McKinney ISD officials have received a C from the Texas Education Agency for their financial transparency due to an error when reporting federal relief funds.

The district’s board of trustees reviewed the rating with Dennis Womack, MISD’s assistant superintendent of business, operations and technology, during a Dec. 18 board meeting.

Out of a possible score of a 100, MISD received a 79. The TEA’s scoring levels include:
  • A, superior: 90-100
  • B, above standard: 80-89
  • D, meets standard: 70-79
  • F, substandard: 0-69
The overview

The Financial Integrity Rating System of Texas, also called FIRST, is issued by the TEA. It measures the quality of a district’s reporting and management of finances to hold the district accountable for its financial management.

The rating is based on a number of factors, including:
  • Audit materials being submitted on time
  • Debt being paid on time
  • The average change in fund balance
  • A district’s cash on hand
  • Administrative costs
The FIRST rating is considered lagging data as the score for the 2022-23 school year is based on financial data from the 2021-22 school year.

Looking back

MISD has received a superior rating since the 2014-15 school year, according to district data.
The specifics

Of the 20 indicators scored, McKinney ISD received passing scores in all categories except for its financial reporting and compliance. If a district fails this indicator, then the highest possible score it can receive is a 79, Womack said.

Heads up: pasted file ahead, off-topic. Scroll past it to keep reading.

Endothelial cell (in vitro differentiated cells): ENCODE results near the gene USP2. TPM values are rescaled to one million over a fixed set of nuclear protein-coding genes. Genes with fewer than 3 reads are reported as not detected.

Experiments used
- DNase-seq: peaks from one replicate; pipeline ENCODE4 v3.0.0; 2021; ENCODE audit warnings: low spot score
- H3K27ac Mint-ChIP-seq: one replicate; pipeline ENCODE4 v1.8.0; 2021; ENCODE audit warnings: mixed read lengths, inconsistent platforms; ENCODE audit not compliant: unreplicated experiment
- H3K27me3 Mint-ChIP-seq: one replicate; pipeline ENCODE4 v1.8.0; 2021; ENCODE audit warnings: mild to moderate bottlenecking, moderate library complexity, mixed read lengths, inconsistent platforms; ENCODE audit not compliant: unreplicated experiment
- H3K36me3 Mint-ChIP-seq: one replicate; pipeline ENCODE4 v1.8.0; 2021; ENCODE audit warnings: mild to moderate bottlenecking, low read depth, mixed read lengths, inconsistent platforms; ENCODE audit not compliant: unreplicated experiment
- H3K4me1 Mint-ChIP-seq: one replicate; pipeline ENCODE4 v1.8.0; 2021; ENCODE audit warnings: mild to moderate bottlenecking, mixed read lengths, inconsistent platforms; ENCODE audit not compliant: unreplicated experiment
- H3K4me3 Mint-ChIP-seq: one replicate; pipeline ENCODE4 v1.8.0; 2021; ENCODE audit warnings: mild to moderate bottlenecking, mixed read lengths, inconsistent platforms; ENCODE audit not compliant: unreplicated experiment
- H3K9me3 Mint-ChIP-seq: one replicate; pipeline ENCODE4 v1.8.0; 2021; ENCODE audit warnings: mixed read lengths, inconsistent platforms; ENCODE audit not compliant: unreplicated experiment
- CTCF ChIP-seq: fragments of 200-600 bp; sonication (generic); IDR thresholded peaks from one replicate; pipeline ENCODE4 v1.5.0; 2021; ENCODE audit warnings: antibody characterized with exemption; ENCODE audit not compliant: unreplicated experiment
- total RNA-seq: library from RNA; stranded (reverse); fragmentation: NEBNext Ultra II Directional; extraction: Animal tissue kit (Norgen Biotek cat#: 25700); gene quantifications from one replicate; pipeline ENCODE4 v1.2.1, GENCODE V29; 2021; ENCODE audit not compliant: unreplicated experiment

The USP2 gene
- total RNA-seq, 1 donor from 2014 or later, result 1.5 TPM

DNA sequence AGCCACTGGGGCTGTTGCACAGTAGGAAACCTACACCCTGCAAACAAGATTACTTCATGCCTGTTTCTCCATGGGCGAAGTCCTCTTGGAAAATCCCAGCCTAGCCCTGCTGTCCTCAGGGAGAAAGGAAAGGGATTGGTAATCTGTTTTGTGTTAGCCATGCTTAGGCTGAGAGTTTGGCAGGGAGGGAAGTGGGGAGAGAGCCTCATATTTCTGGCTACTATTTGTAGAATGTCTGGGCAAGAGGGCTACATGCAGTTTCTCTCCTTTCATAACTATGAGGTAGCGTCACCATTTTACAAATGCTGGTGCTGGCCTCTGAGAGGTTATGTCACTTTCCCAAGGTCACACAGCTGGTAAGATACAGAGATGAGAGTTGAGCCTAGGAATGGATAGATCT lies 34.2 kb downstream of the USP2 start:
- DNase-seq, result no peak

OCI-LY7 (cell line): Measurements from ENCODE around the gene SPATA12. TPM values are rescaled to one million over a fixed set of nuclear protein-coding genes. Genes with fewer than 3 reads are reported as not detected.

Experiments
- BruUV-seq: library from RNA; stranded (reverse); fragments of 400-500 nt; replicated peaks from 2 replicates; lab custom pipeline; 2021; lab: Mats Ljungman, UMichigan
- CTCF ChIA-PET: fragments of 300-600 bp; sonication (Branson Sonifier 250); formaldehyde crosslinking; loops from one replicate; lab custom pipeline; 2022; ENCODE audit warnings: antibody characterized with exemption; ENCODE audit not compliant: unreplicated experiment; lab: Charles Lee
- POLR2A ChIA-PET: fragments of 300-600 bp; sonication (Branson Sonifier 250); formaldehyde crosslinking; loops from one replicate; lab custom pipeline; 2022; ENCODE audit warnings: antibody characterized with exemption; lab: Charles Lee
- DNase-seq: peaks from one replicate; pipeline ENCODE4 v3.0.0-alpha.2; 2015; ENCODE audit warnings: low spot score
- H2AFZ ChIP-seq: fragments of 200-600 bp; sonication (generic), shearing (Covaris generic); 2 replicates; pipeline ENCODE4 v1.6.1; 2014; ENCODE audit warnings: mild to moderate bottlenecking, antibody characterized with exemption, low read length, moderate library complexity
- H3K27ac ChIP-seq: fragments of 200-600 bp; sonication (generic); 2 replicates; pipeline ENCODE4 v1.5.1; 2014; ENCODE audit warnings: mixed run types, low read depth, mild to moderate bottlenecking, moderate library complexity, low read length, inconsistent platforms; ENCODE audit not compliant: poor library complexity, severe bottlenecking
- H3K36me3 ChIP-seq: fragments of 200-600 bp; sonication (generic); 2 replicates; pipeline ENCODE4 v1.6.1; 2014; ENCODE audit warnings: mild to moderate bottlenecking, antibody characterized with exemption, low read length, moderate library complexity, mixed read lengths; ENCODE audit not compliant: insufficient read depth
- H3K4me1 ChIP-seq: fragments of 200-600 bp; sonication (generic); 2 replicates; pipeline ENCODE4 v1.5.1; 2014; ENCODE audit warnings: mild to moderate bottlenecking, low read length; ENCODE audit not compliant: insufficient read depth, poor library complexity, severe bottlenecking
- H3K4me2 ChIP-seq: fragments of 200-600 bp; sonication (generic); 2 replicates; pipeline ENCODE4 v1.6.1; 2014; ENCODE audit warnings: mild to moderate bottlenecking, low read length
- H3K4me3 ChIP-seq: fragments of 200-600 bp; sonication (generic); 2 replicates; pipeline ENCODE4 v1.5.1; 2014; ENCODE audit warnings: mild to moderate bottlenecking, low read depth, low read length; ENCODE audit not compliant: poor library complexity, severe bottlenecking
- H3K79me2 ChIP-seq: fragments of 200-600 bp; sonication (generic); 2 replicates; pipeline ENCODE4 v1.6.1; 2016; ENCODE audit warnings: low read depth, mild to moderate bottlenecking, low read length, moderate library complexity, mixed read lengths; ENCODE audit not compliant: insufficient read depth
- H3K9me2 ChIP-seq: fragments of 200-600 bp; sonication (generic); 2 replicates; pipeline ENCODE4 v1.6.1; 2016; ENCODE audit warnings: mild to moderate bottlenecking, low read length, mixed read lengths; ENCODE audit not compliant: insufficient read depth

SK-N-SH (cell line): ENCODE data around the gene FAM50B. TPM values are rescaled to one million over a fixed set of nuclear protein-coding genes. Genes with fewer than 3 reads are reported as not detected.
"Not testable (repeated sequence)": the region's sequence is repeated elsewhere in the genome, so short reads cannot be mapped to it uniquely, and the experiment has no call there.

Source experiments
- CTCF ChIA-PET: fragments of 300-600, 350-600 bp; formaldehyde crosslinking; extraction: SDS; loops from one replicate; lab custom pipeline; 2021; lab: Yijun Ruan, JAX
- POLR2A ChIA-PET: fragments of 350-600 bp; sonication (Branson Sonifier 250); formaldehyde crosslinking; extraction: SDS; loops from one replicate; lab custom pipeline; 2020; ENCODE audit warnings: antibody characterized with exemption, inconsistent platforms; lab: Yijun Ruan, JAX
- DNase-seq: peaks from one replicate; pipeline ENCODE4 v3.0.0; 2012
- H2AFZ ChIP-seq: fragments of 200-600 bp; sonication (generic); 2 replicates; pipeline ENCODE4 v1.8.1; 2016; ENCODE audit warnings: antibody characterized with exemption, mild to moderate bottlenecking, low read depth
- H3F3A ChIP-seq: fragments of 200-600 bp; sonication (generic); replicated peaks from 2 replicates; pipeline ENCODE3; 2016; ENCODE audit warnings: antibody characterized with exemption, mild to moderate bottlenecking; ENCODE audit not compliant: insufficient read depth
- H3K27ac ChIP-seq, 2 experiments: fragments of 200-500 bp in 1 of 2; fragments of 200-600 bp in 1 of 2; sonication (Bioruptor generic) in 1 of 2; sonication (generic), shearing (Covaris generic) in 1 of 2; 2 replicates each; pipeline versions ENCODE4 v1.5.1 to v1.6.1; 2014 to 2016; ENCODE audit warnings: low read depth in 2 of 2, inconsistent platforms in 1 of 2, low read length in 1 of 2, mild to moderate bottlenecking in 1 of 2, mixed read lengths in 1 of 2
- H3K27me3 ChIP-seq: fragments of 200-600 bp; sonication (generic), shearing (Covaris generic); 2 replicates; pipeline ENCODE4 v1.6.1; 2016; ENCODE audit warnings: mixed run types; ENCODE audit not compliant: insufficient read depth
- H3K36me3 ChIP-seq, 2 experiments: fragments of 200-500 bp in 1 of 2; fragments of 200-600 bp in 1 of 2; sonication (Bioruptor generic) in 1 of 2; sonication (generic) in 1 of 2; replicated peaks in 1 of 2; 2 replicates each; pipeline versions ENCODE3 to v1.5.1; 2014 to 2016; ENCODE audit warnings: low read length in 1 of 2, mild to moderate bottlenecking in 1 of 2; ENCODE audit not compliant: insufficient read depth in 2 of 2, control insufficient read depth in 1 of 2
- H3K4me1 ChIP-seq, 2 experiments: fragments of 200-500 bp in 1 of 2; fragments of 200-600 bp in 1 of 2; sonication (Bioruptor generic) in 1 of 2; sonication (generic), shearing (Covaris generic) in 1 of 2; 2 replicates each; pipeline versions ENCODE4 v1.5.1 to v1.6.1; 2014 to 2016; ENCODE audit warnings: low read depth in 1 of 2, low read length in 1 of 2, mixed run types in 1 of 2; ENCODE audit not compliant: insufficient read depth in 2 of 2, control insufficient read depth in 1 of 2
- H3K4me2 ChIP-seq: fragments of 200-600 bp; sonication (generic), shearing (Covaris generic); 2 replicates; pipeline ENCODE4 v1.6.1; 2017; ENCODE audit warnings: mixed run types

Womack went on to explain that failing this indicator was due to reporting federal emergency funds incorrectly for the 2021-22 school year. The Elementary and Secondary School Emergency Relief Fund—also known as ESSER—was distributed by the U.S. Department of Education to address costs incurred during the COVID-19 pandemic.

The receipt of revenue from ESSER funds was recorded on data for the 2021-22 school year, when it should have been on the revenue sheet for the 2022-23 school year, Womack said.

The district appealed the score, but was denied and did not receive any communication from the TEA as to why the appeal was denied, Womack said.

Going forward

The rating has no impact on the financial position of the district, including its credit and bond ratings. Additionally, the district’s eligibility for recognitions and awards has not been affected.

“I can state with a high level of confidence that we will be back up to a supreme number next year,” Womack said.